10. Lesson: Update Design Requirements
Review design requirements periodically to ensure the hardware continues to reflect the real program needs. Requirement maturity can affect not only the design, but also the test verification of design as well.
Design requirements are stated early in the development cycle and tend to be more rigid than they deserve. Design requirements are frequently formulated on the basis of the best information available at the time. These requirements should be examined at intervals to ensure that they are proper.
Early in the Skylab Program (1967-68) a design goal of 0.99+ probability of no penetration by micrometeroids was established and, based upon the environmental model available at the time and with the existent puncture mode analysis, the micrometeoroid shield design was established (the shield was, of course, the one which failed at the launch of Skylab 1). Later data (Pegasus, et al) demonstrated that the model was conservative and refinements to the analysis technique showed the problem to be greatly reduced.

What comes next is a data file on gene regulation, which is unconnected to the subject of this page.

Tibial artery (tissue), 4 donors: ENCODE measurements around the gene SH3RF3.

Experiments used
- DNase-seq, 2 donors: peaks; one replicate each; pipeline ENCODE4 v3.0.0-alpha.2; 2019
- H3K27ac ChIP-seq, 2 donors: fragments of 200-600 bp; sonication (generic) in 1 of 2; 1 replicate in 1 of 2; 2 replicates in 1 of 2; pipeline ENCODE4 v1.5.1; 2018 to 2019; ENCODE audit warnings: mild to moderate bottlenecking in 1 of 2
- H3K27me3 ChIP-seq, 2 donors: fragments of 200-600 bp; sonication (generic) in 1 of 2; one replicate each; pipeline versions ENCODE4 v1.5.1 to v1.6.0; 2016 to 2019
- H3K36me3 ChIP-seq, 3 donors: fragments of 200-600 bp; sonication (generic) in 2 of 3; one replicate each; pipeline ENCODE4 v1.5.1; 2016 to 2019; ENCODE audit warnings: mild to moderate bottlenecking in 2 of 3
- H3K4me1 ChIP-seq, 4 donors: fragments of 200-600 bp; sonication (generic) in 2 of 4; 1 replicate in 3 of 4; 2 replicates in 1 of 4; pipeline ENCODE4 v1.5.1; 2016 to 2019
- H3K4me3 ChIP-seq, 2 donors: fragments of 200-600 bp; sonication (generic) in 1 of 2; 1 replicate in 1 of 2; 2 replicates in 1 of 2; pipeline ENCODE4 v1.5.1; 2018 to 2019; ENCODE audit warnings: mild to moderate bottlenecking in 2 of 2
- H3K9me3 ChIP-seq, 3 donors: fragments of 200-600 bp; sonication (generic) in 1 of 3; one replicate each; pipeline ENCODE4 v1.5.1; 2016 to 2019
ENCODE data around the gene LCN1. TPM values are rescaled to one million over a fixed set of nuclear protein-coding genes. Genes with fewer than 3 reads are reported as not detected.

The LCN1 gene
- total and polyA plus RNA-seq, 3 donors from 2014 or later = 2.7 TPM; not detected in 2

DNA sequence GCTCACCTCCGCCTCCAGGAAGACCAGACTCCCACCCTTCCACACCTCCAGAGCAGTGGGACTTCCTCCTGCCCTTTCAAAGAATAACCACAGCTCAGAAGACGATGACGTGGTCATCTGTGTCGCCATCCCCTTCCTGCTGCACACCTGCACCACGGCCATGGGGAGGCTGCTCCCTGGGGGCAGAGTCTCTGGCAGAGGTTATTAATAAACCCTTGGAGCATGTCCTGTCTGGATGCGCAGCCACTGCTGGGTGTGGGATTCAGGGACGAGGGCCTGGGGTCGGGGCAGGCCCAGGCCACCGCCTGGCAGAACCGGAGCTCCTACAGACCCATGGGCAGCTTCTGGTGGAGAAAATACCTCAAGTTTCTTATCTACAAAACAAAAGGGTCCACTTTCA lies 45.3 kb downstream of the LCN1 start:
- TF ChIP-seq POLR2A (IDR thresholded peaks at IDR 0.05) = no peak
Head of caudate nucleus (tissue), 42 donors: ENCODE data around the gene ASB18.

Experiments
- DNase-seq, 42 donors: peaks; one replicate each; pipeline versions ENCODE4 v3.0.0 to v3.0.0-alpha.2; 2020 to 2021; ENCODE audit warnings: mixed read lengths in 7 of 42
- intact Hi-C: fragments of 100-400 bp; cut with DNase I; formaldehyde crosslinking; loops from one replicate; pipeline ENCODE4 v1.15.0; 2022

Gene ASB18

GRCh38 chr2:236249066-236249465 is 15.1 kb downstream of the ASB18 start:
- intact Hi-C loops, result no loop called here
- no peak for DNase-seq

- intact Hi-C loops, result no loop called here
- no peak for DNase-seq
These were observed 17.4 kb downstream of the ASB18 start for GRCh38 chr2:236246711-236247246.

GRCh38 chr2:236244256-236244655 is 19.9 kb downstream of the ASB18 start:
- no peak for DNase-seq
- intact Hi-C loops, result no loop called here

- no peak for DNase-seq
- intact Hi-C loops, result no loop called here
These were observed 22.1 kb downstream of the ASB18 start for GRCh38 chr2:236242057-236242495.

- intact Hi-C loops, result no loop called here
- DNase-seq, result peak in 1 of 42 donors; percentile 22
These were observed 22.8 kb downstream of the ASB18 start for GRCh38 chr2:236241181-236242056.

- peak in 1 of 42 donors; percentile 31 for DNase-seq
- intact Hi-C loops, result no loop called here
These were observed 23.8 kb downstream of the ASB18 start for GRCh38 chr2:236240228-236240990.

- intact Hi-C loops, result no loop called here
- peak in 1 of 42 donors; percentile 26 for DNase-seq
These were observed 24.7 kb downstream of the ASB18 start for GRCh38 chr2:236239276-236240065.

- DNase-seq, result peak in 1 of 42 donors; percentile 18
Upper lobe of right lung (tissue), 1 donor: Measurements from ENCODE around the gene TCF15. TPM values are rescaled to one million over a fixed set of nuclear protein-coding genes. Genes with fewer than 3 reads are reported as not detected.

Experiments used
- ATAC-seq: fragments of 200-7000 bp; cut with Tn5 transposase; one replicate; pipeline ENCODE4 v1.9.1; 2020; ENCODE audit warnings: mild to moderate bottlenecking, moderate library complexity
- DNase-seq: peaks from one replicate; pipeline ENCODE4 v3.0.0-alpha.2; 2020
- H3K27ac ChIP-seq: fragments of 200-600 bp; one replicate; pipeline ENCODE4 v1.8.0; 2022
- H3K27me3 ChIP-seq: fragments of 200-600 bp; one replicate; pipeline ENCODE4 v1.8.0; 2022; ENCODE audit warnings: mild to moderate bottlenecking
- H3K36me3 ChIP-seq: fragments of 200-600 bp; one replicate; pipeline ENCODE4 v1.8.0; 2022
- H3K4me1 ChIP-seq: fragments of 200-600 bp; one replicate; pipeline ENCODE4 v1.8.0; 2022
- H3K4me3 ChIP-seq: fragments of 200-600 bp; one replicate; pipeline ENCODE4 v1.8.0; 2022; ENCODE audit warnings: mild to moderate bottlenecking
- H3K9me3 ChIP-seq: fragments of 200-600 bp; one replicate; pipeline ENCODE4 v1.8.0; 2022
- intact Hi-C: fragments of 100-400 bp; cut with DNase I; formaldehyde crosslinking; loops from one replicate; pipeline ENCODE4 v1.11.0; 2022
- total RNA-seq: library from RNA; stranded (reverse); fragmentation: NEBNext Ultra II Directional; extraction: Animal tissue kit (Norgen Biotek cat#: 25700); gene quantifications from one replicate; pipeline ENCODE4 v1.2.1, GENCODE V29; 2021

No design change was made since the design was essentially complete and to change the design would have been costly. However, the first systems tests resulted in a failure to deploy. The tests had to be modified and repeated to prove the soundness of the design (the original test failure resulted because the "zero gravity" design of the micrometeoroid shield resulted in deformation during the one-g test. Zero gravity simulation during test is tricky and costly.)
These lessons learned are from SKYLAB LESSONS LEARNED AS APPLICABLE TO A LARGE SPACE STATION, A dissertation submitted to the faculty of The School of Engineering and Architecture Of the Catholic University of America For the Degree Doctor of Engineering by William C. Schneider, Washington, D.C., 1976.
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